Center for Global Research Data

Defining the physiologic trajectory of presymptomatic through advanced pulmonary fibrosis

Lead Investigator: Margaret Salisbury, Vanderbilt University Medical Center
Title of Proposal Research: Defining the physiologic trajectory of presymptomatic through advanced pulmonary fibrosis
Vivli Data Request: 7543
Funding Source: This data application precedes an application for funding from the NIH/NHLBI which will fund personnel effort and other aspects of the research. The requested data will be used to externally-validate a statistical model that is developed using several other natural history cohorts available to the research team.
Potential Conflicts of Interest: None

Summary of the Proposed Research:

Pulmonary fibrosis (PF) results in irreversible and progressive scarring of the lung. Symptoms of progressive cough and shortness of breath may precede diagnosis by several years, and the life expectancy following diagnosis is 3-5 years on average. PF affects approximately 200,000 persons in the USA, and the prevalence may be increasing. Despite decades of research, only two disease-modifying therapies are available for PF, with no prevention strategies elucidated. Development of disease modifying treatment for PF hinges on measuring treatment effect on the change in forced vital capacity (FVC), a key physiologic surrogate of PF progression. The FVC is the total amount of air a person can forcibly exhale after the deepest inhalation possible; the amount decreases as PF worsens over time. Use of change in FVC as primary trial endpoint is limited by the variable rate of change across the disease lifespan, with attenuated magnitude of change in the earliest (pre-symptomatic) stage of the disease. Trials have employed enrichment design (enrolling likely progressors) and still randomized hundreds to detect a treatment effect. In rare and slowly progressive neurologic diseases, repeated measures models have synthesized natural history data to describe the longitudinal decay in multiple relevant parameters simultaneously as a function of a disease age variable. Measuring the proportional treatment effect on the model-based disease decay parameter improves trial power over any single parameter. Summarization of the sequenced decay of multiple physiologic parameters using this novel, powerful methodology has not been evaluated in PF, where a key barrier to expediting therapeutic development is an incomplete understanding of the sequence and magnitude of change in physiologic parameters across the complete disease natural history. Capitalizing on the maturity of our ongoing natural history cohort of asymptomatic relatives at risk for familial PF (fPF) who are screened longitudinally (via high-resolution computed tomography scan [HRCT]) of the lungs for early, progressive PF, we propose to develop such a model. This information can be used to design a better way to measure the effect of treatment on lung function in patients at all stages of disease and will enable design of prevention trials.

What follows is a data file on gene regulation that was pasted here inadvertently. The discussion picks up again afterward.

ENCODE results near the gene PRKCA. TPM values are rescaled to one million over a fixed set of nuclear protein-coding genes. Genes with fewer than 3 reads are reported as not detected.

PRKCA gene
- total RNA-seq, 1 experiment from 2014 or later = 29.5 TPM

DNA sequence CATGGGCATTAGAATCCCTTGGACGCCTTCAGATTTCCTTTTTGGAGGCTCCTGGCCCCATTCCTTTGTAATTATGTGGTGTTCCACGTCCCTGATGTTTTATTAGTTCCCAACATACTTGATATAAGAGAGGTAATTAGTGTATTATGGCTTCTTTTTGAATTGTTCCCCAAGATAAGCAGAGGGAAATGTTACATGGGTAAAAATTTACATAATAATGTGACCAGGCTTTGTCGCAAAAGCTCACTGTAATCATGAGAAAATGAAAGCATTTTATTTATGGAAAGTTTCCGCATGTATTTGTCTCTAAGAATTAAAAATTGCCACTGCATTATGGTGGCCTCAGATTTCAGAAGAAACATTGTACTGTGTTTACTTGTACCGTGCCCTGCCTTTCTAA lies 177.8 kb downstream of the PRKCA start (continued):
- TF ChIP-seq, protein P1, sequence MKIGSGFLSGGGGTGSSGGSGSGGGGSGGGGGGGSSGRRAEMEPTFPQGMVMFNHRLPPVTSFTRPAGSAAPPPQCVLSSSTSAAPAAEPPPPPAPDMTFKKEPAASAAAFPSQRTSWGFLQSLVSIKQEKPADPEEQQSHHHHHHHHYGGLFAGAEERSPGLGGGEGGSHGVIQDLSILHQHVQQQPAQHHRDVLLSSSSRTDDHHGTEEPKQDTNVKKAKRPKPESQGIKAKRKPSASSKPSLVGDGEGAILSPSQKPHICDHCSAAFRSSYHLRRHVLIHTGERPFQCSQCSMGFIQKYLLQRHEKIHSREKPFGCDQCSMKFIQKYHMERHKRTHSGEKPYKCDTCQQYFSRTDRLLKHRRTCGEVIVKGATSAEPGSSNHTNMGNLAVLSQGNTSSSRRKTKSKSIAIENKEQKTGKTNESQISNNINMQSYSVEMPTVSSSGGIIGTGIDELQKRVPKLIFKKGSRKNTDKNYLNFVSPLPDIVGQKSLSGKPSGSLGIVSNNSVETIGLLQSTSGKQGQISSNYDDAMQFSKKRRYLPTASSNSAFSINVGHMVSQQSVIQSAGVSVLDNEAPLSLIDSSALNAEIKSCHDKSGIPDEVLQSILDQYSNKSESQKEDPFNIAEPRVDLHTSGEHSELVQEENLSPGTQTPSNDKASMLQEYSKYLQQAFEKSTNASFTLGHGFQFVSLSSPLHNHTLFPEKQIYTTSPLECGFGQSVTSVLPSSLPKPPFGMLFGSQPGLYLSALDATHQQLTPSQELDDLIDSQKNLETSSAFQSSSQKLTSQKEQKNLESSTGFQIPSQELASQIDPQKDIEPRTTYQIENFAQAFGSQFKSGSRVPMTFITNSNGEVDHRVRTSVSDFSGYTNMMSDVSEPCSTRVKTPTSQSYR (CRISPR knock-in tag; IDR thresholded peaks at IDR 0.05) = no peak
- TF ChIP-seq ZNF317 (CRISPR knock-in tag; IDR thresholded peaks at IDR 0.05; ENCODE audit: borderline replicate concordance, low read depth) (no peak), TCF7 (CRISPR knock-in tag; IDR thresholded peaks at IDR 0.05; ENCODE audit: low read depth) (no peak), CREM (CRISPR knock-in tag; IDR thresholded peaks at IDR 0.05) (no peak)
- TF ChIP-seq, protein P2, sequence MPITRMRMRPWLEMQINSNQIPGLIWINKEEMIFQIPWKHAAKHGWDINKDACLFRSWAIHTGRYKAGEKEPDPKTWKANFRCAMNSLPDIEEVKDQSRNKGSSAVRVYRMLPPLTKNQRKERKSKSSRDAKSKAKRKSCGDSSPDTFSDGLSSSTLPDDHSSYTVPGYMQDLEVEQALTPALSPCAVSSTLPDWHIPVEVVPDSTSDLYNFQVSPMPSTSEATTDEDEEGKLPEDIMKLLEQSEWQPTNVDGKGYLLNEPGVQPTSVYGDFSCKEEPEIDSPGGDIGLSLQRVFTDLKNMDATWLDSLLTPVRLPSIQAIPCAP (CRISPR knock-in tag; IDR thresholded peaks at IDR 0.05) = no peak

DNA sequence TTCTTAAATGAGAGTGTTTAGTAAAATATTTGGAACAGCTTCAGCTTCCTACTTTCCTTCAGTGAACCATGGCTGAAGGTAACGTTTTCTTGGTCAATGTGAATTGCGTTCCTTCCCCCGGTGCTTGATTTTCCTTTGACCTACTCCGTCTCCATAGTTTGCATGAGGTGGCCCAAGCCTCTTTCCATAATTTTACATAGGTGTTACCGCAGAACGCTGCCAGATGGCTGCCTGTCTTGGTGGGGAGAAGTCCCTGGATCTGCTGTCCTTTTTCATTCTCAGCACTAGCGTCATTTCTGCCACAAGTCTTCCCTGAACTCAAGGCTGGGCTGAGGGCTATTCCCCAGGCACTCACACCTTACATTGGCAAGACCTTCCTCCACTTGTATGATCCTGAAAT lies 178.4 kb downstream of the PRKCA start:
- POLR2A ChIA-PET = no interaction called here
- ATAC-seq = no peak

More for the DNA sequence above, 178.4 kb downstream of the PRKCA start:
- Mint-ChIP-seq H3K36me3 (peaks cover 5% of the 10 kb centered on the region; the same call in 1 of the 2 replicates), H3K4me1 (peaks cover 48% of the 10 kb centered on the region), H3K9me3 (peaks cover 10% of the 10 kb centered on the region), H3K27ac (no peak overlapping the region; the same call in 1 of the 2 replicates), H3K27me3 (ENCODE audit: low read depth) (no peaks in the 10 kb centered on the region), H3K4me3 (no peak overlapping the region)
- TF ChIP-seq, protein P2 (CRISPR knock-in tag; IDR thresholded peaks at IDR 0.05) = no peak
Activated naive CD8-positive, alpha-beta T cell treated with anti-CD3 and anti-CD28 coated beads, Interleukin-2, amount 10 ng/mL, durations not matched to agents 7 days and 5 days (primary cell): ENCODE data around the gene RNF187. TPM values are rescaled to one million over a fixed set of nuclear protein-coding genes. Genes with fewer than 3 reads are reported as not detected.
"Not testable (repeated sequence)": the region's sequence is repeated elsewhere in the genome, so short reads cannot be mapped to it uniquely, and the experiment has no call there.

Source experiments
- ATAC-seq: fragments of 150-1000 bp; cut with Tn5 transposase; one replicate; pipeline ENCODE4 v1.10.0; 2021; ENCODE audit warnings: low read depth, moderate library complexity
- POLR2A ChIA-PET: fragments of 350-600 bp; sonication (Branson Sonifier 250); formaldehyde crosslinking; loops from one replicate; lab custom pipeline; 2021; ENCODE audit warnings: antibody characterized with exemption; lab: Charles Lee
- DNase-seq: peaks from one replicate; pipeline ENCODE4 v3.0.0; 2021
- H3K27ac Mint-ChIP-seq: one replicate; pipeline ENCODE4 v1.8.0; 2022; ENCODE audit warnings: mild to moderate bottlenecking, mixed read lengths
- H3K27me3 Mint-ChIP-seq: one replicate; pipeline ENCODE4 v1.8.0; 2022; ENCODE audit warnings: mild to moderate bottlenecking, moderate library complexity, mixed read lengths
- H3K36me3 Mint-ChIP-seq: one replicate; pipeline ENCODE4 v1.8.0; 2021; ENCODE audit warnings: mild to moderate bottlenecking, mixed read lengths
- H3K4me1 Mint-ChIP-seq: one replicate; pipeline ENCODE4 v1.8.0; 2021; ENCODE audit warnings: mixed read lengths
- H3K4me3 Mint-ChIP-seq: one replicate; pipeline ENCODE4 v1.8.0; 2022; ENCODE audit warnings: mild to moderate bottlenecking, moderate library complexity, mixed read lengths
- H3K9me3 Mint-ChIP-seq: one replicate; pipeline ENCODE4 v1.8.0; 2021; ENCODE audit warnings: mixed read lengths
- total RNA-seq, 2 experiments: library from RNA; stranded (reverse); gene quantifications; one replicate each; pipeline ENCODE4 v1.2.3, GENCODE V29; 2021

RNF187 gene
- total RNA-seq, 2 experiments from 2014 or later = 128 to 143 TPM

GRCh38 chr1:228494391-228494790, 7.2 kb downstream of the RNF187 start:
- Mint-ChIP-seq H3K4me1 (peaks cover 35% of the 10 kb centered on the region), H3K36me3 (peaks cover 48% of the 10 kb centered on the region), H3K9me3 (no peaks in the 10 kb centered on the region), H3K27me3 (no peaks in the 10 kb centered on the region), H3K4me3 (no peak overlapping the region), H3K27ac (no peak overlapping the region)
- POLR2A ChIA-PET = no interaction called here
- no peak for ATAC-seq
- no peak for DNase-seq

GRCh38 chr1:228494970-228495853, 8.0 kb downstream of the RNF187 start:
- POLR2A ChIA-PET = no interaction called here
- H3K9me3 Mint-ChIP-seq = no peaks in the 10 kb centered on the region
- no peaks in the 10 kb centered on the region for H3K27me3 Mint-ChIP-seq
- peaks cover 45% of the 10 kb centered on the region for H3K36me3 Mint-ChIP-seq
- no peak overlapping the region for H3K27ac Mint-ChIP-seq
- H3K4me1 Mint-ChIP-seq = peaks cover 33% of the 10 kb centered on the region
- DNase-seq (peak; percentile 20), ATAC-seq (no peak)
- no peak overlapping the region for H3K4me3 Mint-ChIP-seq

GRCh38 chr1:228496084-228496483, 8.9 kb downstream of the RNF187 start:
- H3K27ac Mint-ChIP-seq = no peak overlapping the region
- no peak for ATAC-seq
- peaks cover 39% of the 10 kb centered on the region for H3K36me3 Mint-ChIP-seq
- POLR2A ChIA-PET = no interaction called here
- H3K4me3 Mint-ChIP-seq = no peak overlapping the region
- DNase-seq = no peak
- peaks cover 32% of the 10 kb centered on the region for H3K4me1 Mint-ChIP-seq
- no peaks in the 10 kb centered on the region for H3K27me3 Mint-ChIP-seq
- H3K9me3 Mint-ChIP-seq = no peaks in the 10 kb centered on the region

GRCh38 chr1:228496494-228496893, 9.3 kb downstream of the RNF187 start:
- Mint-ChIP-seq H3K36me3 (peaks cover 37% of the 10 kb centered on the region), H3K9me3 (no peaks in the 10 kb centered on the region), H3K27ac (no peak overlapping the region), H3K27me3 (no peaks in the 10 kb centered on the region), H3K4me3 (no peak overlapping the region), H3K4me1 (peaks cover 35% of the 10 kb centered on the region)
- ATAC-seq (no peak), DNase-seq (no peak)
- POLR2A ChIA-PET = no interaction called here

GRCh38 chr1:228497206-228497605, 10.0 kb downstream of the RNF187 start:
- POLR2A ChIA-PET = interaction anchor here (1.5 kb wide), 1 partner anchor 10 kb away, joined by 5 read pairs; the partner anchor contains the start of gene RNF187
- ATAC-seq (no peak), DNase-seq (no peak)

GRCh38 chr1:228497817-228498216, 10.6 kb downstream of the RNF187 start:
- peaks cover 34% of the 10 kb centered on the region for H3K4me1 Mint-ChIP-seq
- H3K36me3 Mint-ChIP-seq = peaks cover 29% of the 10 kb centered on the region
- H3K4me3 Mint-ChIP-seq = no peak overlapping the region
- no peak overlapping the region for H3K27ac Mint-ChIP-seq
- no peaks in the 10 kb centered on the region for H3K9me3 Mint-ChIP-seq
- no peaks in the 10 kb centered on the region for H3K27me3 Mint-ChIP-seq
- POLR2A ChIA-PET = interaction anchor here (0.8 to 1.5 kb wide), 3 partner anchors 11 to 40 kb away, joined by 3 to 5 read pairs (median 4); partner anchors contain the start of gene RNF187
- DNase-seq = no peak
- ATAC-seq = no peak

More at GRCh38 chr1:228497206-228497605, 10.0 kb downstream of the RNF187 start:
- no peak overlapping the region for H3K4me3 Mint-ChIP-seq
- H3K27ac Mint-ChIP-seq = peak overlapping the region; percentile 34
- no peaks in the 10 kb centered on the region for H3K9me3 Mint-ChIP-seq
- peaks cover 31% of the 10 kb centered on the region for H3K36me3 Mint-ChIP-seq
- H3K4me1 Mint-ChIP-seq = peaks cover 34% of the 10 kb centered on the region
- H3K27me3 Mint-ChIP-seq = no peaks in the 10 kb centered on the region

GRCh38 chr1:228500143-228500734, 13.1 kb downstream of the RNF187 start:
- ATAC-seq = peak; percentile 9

Requested Studies:

A Randomized, Double-Blind, Placebo Controlled, Phase 3 Study of the Efficacy and Safety of Pirfenidone in Patients With Idiopathic Pulmonary Fibrosis (ASCEND Trial)
Data Contributor: Roche
Study ID: NCT01366209
Sponsor ID: PIPF-016

A Randomized, Double-Blind, Placebo Controlled, Phase 3 Study of the Safety and Efficacy of Pirfenidone in Patients With Idiopathic Pulmonary Fibrosis
Data Contributor: Roche
Study ID: NCT00287729
Sponsor ID: PIPF-006

A Double Blind, Randomized, Placebo-controlled Trial Evaluating the Efficacy and Safety of Nintedanib Over 52 Weeks in Patients With Progressive Fibrosing Interstitial Lung Disease (PF-ILD)
Data Contributor: Boehringer Ingelheim
Study ID: NCT02999178
Sponsor ID: 1199.247